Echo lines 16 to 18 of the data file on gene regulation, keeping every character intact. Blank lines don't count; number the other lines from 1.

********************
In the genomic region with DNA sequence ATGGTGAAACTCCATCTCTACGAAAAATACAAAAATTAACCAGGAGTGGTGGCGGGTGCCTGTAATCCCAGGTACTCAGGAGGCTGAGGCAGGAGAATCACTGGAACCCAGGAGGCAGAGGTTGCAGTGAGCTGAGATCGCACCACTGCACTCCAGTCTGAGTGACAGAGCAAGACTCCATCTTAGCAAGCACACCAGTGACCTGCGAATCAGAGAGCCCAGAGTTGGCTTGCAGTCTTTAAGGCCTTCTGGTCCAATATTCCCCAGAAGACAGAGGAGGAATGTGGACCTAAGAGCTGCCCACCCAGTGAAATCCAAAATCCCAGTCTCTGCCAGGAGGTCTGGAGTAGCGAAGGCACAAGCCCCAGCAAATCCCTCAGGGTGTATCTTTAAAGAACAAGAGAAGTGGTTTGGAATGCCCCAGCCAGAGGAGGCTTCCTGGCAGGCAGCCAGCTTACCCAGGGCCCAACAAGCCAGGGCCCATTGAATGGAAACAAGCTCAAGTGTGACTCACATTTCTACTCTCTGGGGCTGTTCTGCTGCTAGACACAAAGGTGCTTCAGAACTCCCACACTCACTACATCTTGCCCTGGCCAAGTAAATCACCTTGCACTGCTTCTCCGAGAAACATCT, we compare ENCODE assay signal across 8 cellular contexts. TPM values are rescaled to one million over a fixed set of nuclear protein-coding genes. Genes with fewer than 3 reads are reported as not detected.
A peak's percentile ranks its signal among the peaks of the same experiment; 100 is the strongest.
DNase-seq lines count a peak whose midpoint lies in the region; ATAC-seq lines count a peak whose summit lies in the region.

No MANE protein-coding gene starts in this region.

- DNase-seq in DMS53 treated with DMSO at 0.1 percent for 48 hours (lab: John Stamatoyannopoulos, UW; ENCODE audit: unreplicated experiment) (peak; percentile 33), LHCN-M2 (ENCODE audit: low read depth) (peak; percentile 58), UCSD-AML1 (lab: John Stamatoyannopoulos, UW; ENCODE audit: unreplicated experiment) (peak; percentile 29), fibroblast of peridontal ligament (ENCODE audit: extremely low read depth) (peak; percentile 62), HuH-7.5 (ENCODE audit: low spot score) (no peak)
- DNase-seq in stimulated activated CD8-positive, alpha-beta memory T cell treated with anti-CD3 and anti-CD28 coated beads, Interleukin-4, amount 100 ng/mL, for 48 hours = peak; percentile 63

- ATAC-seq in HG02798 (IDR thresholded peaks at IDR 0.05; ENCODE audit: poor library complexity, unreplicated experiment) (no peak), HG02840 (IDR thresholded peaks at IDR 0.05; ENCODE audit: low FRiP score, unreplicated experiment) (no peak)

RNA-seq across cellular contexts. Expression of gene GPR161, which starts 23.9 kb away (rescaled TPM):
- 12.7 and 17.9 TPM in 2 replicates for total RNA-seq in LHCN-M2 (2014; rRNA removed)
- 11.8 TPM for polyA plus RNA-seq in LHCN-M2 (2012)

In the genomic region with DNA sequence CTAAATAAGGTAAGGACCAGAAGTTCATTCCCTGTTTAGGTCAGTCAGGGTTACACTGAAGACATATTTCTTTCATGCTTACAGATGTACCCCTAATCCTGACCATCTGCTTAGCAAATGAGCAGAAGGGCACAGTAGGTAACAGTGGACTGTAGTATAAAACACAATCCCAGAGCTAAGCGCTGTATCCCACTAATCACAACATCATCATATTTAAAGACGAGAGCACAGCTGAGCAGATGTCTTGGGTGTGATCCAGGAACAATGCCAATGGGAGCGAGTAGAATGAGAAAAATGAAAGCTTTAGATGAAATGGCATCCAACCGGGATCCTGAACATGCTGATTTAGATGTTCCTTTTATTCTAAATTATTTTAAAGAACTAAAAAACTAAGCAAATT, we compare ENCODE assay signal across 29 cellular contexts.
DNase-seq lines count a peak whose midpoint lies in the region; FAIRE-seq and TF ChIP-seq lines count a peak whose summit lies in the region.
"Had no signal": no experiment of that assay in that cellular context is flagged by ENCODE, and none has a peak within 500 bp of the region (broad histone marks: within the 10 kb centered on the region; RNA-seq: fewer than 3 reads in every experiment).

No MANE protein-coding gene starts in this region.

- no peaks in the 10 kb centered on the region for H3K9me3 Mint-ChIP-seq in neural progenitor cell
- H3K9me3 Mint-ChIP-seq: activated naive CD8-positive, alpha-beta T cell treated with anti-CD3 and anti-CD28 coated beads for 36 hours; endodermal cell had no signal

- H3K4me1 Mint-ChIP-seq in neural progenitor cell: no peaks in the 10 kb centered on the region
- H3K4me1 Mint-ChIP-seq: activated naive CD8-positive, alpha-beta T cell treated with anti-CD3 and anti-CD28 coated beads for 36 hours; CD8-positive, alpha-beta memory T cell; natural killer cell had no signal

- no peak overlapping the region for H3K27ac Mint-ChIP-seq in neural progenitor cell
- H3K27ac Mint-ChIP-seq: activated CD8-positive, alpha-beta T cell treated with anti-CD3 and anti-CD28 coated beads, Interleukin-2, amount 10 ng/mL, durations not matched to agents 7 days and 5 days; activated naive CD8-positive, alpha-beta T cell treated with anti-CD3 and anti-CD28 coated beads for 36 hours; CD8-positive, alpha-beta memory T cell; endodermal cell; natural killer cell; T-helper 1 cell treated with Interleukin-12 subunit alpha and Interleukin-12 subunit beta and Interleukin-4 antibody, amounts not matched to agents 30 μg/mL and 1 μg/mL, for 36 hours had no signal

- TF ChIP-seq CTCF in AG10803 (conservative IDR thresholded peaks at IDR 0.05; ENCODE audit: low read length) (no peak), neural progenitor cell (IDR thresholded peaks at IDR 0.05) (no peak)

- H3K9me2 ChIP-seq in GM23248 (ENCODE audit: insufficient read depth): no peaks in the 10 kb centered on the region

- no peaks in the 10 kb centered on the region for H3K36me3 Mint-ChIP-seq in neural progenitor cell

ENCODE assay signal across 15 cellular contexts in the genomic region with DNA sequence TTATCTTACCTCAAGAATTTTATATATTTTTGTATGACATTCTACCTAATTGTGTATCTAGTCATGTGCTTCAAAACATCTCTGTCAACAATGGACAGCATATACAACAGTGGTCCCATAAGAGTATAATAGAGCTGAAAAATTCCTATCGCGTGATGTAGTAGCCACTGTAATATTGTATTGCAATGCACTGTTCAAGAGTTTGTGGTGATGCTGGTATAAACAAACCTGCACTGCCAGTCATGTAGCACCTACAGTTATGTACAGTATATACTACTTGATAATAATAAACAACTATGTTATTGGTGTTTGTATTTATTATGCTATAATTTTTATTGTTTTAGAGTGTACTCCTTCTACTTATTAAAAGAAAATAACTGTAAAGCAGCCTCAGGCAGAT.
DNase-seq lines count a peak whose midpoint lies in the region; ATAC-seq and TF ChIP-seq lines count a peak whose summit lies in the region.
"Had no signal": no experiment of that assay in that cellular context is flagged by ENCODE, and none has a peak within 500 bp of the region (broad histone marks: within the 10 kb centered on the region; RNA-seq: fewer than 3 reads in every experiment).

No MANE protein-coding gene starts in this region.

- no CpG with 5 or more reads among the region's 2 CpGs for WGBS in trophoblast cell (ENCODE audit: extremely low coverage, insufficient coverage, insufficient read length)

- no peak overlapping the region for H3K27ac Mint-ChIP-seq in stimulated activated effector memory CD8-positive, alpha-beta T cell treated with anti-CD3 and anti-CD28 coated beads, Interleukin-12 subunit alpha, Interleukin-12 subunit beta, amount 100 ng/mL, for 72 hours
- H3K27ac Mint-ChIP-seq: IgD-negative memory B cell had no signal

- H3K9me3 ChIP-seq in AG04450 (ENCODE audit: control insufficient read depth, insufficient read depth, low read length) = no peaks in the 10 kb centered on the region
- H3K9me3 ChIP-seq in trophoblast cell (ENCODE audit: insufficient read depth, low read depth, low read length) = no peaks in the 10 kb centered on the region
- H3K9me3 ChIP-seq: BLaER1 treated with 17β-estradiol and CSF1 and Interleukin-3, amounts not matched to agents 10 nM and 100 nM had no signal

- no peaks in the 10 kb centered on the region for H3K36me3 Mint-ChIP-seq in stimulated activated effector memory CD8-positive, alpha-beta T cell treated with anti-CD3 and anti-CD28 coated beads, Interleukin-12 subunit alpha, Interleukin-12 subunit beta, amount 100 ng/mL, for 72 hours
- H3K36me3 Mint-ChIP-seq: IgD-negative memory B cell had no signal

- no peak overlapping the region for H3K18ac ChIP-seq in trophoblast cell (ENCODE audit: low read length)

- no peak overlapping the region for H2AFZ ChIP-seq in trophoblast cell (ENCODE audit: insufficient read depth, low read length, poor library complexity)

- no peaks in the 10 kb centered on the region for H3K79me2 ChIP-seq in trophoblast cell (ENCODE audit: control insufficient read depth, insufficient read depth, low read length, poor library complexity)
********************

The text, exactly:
- H3K9me3 Mint-ChIP-seq: activated naive CD8-positive, alpha-beta T cell treated with anti-CD3 and anti-CD28 coated beads for 36 hours; endodermal cell had no signal

- H3K4me1 Mint-ChIP-seq in neural progenitor cell: no peaks in the 10 kb centered on the region
- H3K4me1 Mint-ChIP-seq: activated naive CD8-positive, alpha-beta T cell treated with anti-CD3 and anti-CD28 coated beads for 36 hours; CD8-positive, alpha-beta memory T cell; natural killer cell had no signal